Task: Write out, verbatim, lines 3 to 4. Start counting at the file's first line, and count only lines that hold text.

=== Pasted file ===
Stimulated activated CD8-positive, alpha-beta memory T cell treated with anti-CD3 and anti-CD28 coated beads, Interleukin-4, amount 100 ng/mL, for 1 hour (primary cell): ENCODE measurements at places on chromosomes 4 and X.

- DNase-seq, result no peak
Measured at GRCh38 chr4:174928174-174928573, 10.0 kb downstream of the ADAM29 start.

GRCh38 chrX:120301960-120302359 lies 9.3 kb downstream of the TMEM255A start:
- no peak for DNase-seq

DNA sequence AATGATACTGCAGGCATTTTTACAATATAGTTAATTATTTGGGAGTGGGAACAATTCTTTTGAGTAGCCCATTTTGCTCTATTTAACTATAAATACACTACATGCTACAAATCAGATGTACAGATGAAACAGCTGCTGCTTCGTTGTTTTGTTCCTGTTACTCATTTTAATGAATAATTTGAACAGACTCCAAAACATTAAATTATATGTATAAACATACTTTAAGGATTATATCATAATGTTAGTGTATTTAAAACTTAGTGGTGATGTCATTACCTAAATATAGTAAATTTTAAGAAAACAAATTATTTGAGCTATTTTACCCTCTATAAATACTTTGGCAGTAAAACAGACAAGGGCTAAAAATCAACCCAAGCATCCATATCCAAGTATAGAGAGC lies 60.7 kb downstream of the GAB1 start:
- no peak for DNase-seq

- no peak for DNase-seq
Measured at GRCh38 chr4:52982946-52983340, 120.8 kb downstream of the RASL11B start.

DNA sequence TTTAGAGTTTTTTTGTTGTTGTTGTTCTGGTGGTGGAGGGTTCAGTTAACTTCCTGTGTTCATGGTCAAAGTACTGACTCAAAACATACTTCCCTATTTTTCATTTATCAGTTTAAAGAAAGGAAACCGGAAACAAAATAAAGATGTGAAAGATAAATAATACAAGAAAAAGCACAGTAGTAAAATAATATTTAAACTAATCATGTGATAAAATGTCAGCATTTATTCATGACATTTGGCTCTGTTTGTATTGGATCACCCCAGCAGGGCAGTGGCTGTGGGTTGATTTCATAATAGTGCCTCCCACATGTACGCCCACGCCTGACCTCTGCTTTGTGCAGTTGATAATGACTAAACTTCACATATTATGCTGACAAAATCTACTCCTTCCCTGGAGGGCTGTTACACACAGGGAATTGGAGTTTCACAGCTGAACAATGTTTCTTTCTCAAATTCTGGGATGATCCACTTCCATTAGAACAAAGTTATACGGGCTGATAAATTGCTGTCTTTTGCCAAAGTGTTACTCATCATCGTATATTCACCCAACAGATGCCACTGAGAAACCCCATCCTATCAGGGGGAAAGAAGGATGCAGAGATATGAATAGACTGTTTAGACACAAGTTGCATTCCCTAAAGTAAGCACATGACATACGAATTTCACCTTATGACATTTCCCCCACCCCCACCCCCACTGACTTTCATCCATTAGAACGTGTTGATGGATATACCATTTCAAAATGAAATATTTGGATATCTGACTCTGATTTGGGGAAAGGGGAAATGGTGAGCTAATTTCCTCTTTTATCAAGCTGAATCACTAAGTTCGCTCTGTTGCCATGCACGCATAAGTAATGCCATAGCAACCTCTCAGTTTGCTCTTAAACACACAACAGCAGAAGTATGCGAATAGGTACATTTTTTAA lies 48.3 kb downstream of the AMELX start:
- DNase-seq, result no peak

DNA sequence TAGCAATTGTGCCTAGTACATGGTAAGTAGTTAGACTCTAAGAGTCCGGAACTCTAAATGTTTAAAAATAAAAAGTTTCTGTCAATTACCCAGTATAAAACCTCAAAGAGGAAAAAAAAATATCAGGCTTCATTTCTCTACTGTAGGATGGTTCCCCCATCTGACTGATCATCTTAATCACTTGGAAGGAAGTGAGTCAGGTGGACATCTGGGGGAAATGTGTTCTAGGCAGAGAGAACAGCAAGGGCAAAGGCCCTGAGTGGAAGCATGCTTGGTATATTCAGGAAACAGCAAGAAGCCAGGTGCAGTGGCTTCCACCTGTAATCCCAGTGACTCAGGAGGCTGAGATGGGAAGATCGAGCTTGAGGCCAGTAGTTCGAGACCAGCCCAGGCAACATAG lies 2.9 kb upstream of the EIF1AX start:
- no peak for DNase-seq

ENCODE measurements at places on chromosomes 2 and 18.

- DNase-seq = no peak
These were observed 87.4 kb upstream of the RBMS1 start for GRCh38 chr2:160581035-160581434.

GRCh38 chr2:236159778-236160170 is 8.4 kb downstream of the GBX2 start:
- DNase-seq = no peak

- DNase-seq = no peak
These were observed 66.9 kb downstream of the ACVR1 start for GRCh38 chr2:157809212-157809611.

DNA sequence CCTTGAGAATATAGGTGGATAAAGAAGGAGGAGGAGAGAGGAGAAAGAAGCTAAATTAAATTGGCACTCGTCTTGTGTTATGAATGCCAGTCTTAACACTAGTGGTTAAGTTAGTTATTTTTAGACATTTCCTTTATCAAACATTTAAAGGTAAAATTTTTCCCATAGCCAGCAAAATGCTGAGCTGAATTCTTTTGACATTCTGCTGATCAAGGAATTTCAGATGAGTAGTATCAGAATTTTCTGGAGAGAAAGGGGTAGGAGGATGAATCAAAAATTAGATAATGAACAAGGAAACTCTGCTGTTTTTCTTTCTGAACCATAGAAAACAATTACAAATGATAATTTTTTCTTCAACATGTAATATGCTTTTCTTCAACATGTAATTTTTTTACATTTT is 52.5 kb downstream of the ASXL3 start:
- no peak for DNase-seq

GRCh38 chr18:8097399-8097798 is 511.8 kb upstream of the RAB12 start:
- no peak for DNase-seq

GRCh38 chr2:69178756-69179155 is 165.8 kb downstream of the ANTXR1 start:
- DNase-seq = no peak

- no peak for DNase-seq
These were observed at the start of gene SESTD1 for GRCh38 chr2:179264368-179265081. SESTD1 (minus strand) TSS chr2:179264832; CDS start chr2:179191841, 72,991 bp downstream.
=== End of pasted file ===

Measured at GRCh38 chr4:174928174-174928573, 10.0 kb downstream of the ADAM29 start.

GRCh38 chrX:120301960-120302359 lies 9.3 kb downstream of the TMEM255A start: